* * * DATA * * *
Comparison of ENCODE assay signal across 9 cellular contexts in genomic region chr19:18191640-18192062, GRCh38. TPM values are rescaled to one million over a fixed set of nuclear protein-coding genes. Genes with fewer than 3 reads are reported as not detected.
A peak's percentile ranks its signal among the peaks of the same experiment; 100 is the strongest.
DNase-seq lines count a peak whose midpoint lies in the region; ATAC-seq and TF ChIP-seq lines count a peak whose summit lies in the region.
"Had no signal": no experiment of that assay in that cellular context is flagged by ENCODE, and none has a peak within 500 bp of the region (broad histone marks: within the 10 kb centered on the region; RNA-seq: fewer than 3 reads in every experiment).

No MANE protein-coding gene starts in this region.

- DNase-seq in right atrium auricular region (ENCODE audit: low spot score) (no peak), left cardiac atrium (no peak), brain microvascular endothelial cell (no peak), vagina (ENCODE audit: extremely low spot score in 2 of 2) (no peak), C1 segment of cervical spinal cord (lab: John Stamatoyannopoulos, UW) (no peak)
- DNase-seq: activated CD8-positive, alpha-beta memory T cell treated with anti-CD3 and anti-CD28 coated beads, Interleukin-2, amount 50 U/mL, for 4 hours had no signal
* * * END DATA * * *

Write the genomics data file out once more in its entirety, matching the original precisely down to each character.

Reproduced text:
Comparison of ENCODE assay signal across 9 cellular contexts in genomic region chr19:18191640-18192062, GRCh38. TPM values are rescaled to one million over a fixed set of nuclear protein-coding genes. Genes with fewer than 3 reads are reported as not detected.
A peak's percentile ranks its signal among the peaks of the same experiment; 100 is the strongest.
DNase-seq lines count a peak whose midpoint lies in the region; ATAC-seq and TF ChIP-seq lines count a peak whose summit lies in the region.
"Had no signal": no experiment of that assay in that cellular context is flagged by ENCODE, and none has a peak within 500 bp of the region (broad histone marks: within the 10 kb centered on the region; RNA-seq: fewer than 3 reads in every experiment).

No MANE protein-coding gene starts in this region.

- DNase-seq in right atrium auricular region (ENCODE audit: low spot score) (no peak), left cardiac atrium (no peak), brain microvascular endothelial cell (no peak), vagina (ENCODE audit: extremely low spot score in 2 of 2) (no peak), C1 segment of cervical spinal cord (lab: John Stamatoyannopoulos, UW) (no peak)
- DNase-seq: activated CD8-positive, alpha-beta memory T cell treated with anti-CD3 and anti-CD28 coated beads, Interleukin-2, amount 50 U/mL, for 4 hours had no signal